Jason King, Ph.D is Associate Professor, Director of Global Studies, and Director of Writing, History & Emergent Media Studies and the founding faculty member at New York University's Clive Davis Institute of Recorded Music. A journalist, musician, DJ and producer, he worked alongside music impresario Clive Davis to help build and develop the program and he served as the program's first Interim Chair, Associate Chair and Artistic Director. Jason has been teaching classes on popular music history, the music business (marketing/branding) and the social aspects of music technology for more than fifteen years at New York University, as well as teaching at NYU campuses in Singapore and Abu Dhabi and developing study abroad initiatives in Berlin and Havana. Jason’s academic essays on music figures like Luther Vandross and Roberta Flack have been published in numerous anthologies and edited collections, and he is the author of *The Michael Jackson Treasures*, a 2009 Barnes and Noble exclusive biography on the King of Pop, which has been translated in more than 7 languages, and a forthcoming book called Blue Magic, on the role of metaphysics and energy in the music of artists like Timbaland, from Duke University Press. He is a regular contributor to publications like Pitchfork, Billboard, Buzzfeed, and Slate and he is a technology writer for Vice. He has been an expert witness in copyright infringement cases for Jay Z, Timbaland, Lady Gaga, Madonna and others, and he has appeared in many music documentaries, including Spike Lee's critically acclaimed *Bad 25* and *Michael Jackson’s Journey from Motown to Off the Wall. He is the host and co-producer of NPR's Noteworthy, a series on the creative process of music superstars like Alicia Keys, Maxwell, Banks, and Anthony Hamilton, as well as the curator of NPR&B, NPR's 24/7 R&B radio channel, and a member of the NPR Music team. He is also the producer, songwriter, performer, and driving force behind Company Freak, an international dance music “superband” featuring original members of groups like Chic and D-Train. He is also working on a revisionist biography of Freddie Mercury and delving into producing and directing documentaries.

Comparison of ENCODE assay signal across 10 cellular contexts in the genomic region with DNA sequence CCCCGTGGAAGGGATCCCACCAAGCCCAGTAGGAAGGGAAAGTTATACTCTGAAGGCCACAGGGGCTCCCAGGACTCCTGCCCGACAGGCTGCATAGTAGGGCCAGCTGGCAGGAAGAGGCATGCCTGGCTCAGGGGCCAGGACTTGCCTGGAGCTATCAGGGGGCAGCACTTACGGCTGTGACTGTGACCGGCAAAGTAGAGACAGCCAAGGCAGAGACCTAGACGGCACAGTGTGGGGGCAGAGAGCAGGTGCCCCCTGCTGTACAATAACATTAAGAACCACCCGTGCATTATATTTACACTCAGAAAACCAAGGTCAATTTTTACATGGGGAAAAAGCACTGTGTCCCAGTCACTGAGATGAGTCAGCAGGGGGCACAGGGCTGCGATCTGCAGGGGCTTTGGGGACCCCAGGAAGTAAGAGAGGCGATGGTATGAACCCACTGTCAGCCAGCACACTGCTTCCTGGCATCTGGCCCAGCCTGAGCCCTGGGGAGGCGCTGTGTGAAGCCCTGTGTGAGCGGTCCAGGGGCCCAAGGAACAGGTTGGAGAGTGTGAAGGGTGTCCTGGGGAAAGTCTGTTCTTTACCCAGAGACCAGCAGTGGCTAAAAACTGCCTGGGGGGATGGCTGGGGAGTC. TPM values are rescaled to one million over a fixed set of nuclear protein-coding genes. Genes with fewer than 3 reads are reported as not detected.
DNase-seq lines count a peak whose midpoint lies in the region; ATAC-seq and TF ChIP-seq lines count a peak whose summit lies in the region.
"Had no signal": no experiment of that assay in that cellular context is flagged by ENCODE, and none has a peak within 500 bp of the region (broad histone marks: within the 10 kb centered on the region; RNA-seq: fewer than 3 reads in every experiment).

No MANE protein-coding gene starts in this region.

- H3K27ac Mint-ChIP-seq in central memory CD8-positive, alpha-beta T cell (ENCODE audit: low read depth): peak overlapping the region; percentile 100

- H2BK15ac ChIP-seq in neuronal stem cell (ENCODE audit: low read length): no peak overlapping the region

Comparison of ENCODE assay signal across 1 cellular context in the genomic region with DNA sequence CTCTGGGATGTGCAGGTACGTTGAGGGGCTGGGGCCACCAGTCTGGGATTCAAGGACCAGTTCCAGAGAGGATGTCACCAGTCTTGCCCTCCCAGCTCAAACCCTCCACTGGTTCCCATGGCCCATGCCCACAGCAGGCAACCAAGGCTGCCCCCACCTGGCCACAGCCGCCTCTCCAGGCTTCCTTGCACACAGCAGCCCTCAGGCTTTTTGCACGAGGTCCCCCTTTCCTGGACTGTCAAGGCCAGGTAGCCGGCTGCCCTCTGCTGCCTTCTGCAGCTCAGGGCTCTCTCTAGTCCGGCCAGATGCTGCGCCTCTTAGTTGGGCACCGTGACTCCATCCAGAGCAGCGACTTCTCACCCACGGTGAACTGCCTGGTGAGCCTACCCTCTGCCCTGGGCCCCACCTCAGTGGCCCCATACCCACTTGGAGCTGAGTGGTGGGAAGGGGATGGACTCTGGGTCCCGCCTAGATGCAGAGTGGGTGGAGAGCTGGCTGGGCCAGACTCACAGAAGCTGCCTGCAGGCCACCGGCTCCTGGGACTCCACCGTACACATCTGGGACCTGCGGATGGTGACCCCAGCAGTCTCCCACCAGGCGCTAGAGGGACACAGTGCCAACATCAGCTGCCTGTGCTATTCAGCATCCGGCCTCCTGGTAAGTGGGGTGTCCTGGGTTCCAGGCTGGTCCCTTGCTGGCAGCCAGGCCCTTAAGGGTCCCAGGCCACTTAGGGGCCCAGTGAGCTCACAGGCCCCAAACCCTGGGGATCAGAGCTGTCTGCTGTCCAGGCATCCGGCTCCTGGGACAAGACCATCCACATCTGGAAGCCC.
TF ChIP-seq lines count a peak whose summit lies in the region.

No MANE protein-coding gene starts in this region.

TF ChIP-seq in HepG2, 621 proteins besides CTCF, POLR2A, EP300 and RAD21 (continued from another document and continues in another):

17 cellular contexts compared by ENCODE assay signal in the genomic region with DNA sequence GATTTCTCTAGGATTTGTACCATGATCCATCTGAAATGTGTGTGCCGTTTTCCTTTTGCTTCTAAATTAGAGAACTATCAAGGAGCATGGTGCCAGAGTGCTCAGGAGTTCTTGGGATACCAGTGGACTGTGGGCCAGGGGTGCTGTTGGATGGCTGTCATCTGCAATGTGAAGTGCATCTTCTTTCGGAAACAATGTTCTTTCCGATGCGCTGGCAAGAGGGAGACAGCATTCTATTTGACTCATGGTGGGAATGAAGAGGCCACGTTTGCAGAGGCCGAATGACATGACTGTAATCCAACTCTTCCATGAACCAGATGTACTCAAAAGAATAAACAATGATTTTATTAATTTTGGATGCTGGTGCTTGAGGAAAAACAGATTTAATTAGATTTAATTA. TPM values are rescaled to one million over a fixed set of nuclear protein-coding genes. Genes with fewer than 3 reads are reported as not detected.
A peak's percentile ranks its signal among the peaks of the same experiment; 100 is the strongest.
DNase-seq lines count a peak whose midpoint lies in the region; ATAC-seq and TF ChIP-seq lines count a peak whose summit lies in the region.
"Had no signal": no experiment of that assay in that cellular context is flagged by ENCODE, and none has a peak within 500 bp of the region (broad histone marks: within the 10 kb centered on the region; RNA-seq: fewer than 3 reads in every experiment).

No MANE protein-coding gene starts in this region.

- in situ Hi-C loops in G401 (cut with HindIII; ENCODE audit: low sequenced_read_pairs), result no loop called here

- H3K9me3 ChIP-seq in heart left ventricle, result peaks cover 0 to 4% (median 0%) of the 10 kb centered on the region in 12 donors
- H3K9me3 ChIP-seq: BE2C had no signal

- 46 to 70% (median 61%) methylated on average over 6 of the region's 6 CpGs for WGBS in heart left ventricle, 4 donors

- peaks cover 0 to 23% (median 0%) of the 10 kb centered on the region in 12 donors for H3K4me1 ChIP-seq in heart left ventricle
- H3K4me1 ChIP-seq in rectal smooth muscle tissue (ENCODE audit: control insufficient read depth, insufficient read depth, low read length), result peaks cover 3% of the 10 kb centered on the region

The youngest individual to win the legendary Nuyorican Poet’s Café Grand Slam title—Aja Monet is a Caribbean-American poet & educator from East NY, Brooklyn. A graduate of Sarah Lawrence College, she received her BA in Liberal Arts and was awarded the The Andrea Klein Willison Prize for Poetry established to recognize poetry that “effectively examines relationships among women, especially in the context of justice for everyone.” She received an MFA in Creative Writing from the School of the Art Institute of Chicago. Aja Monet independently published her first book of poetry, The Black Unicorn Sings (2010). In 2012, she collaborated with poet Saul Williams on a poetry anthology of this generation’s social and political anthems entitled, Chorus: A Literary Mixtape (MTV Books/Simon & Schuster). In 2014, Aja Monet was awarded the YWCA of the City of New York’s “One to Watch Award”—an award established in honor of Monet’s work: for women under the age of 30 who exemplify the mission to empower women and eliminate racism. She was an active member of Justice League NYC, a rapid response organization created by Harry Belafonte’s Gathering for Justice, a movement to end youth incarceration and to eliminate the racial inequities in the criminal justice system. Co-founder of Smoke Signals Studio, Aja Monet currently lives in Little Haiti, Miami and volunteers to merge arts & culture in community organizing with the Dream Defenders and Community Justice Project. She spearheaded an arts & activism initiative, “Voices: Poetry for the People” that provides free poetry workshops for grassroots leaders & organizers in Florida. As well she continues to organize artist delegations, cultural, and political exchanges with disenfranchised communities at home and abroad. Her first full collection of poems is forthcoming in May 2017 on Haymarket Books entitled, “my mother was a freedom fighter.”